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The fifth graders celebrated their PYP Exhibition last Friday, May 4th with a focus on “How the World Works.” This is a celebration of the culmination of their PYP experience in an IB School.  According to the IB Handbook, “Students are required to engage in a collaborative, transdisciplinary inquiry process that involves them in identifying, investigating and offering solutions to real-life issues or problems.”  

There are a number of key purposes to the Exhibition. One purpose is “for students to engage in an in-depth, collaborative inquiry.” This year, students split into four interest groups centered around design in robotics, biomimicry, and structures.  Students researched in these areas and used the design cycle to solve a problem in the school community.

Another purpose of the Exhibition is “to provide students with an opportunity to demonstrate independence and responsibility for their own learning.”  Students were encouraged to conduct their own research based on central ideas and lines of inquiry they created. They used these as a guide to setting up their own key concept questions to guide their research.

Another purpose is “to provide students with an opportunity to explore multiple perspectives.”  Students were encouraged to explore their central ideas through a variety of perspectives. Students explored the concept of when to question the development of robotics, how and when to design buildings safe from natural disasters or the strength of various forces, and how the use of biomimicry can use the understanding of how the world works to better design new inventions.

The next purpose of the exhibition can be more challenging for students new to the PYP programme, “for students to synthesize and apply their learning of previous years and to reflect upon their journey through the PYP.”  However, all students this year were able to apply their learning to the five essential elements of the PYP.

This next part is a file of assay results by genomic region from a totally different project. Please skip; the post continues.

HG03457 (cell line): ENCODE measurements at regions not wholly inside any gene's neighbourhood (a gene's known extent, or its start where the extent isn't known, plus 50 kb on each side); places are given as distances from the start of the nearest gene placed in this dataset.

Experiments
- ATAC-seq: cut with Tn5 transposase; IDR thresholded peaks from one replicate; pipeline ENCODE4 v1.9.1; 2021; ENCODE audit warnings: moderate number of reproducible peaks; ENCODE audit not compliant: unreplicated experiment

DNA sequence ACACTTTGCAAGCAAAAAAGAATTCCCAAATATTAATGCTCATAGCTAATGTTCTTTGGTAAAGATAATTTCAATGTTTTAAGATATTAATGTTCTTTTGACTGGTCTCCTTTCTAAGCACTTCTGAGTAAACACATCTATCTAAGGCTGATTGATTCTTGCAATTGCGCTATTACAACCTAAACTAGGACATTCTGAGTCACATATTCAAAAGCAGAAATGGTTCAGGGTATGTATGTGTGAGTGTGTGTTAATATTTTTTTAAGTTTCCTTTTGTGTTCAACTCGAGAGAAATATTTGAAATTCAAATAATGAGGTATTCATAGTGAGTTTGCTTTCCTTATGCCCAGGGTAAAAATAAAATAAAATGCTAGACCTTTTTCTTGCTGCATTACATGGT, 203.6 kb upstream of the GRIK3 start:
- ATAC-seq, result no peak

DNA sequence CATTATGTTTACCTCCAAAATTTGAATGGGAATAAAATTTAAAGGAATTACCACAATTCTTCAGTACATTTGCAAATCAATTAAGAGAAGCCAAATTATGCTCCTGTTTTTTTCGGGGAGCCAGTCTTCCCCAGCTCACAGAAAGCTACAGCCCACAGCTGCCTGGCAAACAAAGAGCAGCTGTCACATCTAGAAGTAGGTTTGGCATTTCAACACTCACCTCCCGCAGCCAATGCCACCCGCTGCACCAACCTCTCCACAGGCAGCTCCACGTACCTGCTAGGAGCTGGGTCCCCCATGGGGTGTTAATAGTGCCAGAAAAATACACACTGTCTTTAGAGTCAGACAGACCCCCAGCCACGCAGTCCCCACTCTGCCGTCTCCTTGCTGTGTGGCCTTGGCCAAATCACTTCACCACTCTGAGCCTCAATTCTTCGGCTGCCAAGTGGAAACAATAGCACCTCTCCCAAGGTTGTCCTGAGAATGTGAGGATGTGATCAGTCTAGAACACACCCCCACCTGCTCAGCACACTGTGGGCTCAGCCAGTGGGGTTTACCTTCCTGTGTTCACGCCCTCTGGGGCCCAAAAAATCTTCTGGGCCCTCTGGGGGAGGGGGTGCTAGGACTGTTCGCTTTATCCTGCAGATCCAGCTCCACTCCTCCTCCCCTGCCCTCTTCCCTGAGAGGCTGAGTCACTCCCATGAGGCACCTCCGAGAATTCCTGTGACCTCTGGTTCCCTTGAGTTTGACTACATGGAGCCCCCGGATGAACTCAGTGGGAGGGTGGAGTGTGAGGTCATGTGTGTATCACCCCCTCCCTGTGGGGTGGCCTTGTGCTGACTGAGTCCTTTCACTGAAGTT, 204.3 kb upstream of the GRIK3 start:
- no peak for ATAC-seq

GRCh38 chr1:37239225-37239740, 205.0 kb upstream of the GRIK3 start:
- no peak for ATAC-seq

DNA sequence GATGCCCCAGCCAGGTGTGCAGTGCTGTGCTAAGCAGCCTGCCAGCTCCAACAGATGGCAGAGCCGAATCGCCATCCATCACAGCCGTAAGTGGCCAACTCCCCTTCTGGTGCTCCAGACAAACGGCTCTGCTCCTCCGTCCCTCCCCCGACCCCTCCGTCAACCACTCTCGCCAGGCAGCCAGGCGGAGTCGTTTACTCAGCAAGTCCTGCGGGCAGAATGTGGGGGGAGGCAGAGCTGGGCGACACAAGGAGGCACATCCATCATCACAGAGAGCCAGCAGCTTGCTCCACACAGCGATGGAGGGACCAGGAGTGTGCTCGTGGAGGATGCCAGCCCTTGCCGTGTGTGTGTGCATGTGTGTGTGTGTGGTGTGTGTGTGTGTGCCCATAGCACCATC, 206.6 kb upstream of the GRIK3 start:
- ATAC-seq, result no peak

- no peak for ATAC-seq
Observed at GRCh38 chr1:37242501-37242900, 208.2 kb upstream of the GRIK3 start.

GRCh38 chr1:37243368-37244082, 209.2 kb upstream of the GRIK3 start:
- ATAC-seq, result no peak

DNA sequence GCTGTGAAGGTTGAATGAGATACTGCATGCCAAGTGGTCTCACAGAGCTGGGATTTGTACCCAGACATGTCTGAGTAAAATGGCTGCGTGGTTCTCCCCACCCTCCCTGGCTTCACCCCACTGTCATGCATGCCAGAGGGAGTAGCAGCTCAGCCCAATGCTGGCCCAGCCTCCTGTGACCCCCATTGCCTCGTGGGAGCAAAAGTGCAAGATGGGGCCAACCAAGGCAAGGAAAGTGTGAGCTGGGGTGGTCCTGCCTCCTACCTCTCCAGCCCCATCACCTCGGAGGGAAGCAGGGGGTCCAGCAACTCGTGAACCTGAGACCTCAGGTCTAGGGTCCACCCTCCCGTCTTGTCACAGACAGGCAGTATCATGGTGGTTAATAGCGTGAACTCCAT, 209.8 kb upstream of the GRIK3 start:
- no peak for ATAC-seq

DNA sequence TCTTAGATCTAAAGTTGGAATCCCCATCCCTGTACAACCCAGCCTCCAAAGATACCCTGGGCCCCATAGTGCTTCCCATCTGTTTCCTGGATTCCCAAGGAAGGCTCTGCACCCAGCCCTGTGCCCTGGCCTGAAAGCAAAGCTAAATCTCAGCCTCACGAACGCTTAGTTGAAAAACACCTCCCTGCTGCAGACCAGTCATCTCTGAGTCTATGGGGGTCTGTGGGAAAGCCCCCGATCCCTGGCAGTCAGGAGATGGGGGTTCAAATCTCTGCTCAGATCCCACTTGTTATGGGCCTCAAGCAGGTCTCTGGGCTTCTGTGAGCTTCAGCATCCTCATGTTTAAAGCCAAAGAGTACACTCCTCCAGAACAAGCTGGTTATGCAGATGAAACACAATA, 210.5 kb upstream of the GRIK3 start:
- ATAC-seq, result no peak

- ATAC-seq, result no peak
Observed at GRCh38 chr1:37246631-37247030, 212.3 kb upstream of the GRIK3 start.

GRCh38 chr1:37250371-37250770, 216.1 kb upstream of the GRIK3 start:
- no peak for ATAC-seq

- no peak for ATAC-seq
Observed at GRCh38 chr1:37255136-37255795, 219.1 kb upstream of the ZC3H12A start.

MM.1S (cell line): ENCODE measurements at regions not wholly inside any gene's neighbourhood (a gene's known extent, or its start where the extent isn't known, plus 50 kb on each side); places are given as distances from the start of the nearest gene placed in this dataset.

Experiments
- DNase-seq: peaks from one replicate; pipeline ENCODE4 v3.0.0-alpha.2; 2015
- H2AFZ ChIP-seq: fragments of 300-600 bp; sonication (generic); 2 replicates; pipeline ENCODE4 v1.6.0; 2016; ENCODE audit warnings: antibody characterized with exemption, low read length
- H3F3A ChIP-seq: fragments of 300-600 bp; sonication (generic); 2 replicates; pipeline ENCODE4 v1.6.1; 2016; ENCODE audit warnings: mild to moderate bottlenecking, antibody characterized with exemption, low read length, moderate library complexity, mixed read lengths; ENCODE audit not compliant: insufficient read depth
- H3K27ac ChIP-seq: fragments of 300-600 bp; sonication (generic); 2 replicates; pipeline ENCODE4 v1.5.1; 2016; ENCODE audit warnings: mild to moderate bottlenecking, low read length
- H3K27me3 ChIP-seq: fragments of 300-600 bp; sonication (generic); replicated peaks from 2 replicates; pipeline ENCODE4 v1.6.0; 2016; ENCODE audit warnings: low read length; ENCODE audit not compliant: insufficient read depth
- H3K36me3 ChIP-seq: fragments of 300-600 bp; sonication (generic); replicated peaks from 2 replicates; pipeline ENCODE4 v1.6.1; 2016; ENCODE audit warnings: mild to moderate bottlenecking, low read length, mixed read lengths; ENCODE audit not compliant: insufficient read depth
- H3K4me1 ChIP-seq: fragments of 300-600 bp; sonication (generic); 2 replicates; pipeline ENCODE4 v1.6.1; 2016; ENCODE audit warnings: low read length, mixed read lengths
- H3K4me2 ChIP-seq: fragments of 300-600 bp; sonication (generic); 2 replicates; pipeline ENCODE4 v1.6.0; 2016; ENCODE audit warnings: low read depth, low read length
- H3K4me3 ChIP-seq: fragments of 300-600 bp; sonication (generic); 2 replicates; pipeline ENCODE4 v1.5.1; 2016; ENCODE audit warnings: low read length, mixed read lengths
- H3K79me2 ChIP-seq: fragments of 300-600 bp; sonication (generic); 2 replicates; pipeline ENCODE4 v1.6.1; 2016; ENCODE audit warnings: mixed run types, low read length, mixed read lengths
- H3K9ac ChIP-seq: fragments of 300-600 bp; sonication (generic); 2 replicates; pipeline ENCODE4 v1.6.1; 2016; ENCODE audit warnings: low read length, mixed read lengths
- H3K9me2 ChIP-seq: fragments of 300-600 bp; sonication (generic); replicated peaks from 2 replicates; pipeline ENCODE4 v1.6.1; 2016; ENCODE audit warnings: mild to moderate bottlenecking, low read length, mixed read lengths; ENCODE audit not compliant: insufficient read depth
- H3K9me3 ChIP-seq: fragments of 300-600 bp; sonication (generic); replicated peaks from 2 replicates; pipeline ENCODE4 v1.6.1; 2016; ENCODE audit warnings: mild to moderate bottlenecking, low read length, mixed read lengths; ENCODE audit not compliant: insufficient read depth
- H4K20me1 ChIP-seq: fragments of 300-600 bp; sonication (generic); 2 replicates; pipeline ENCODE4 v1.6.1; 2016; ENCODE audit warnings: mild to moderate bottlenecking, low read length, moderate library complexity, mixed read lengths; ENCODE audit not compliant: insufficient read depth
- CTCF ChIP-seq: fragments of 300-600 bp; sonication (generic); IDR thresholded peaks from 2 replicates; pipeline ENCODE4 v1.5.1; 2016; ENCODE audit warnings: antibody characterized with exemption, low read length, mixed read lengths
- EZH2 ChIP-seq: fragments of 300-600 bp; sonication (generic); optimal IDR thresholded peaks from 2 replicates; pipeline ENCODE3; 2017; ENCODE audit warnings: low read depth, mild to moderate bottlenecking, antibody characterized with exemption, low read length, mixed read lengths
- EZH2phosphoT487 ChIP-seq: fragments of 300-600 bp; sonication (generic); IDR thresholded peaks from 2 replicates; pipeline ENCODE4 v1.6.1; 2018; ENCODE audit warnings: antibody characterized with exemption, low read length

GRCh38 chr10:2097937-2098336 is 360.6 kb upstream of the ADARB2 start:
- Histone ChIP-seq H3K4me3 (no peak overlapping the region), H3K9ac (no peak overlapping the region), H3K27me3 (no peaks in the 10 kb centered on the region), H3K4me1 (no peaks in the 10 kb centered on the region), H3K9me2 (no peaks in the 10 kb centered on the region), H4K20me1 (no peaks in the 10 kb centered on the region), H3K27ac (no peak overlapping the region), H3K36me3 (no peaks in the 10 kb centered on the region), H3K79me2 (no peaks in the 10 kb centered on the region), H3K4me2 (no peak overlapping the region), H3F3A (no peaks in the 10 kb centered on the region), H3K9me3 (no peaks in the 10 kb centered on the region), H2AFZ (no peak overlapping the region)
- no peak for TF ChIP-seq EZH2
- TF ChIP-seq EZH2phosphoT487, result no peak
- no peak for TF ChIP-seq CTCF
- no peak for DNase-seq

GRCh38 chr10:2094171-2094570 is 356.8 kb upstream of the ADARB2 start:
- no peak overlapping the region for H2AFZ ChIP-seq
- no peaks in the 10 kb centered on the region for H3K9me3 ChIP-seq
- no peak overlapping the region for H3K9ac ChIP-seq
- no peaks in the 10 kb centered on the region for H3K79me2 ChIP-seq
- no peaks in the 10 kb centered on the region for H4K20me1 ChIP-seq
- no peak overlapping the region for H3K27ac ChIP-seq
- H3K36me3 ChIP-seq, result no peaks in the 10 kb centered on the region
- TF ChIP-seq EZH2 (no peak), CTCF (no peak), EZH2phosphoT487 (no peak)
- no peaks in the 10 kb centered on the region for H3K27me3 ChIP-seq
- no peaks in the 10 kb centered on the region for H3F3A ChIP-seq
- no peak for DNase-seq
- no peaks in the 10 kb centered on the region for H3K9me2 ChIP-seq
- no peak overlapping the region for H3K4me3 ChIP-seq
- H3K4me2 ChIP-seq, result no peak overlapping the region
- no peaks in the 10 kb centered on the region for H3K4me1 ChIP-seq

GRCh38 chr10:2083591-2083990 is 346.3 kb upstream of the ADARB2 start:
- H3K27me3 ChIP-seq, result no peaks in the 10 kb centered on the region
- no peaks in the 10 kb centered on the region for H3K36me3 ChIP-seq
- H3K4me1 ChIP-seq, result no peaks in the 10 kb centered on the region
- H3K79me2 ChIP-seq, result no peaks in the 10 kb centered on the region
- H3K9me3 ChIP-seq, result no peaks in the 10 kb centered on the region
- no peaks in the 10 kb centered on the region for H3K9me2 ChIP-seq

The next purpose of the exhibition is to “to provide an authentic process for assessing student understanding.”  Students were able to self-reflect and take the assessments of peers, parents, and teachers to reflect on their understanding of their inquiries.

Another purpose of the Exhibition is “to demonstrate how students can take action as a result of their learning.” This year, students used the design cycle to design a robot to pick up trash in the hallways, a fish feeder to feed the classroom fish on holidays, a robot to remind students to clean up after themselves in the canteen, a model of an EC playground for our school, and a prototype of a new shade cover for the K-2 playground inspired by the way in which leaves bend down and bounce back up after water and other items land on top of them.

The next purpose of the Exhibition is “to unite the students, teachers, parents and other members of the school community in a collaborative experience that incorporates the essential elements of the PYP.” The students this year worked with mentors from both the primary and secondary schools, AP Physics students, Dr. Santiago, Ms. Desfosses, Mr. Michael, Pak Teguh and his team, the EC teachers, the makerspace ASA students, and a visiting professor from Canada to name a few of the many community members involved in this year’s collaboration.

The last key purpose of the PYP Exhibition is “to celebrate the transition of learners from primary to middle/secondary education.”  This celebration was evident last Friday when fifth graders shared their learning and on-going desire to learn more about the inquiries they went into during the Exhibition journey.

The students should be proud of their hard work and dedication to this long-term research and design cycle process.  The Exhibition allowed them to prove to themselves and others they are ready to take on the more long-term project-based challenges of the middle school program.  Congratulations to all students and thank you to the entire community for supporting us throughout the Exhibition journey this year!

 

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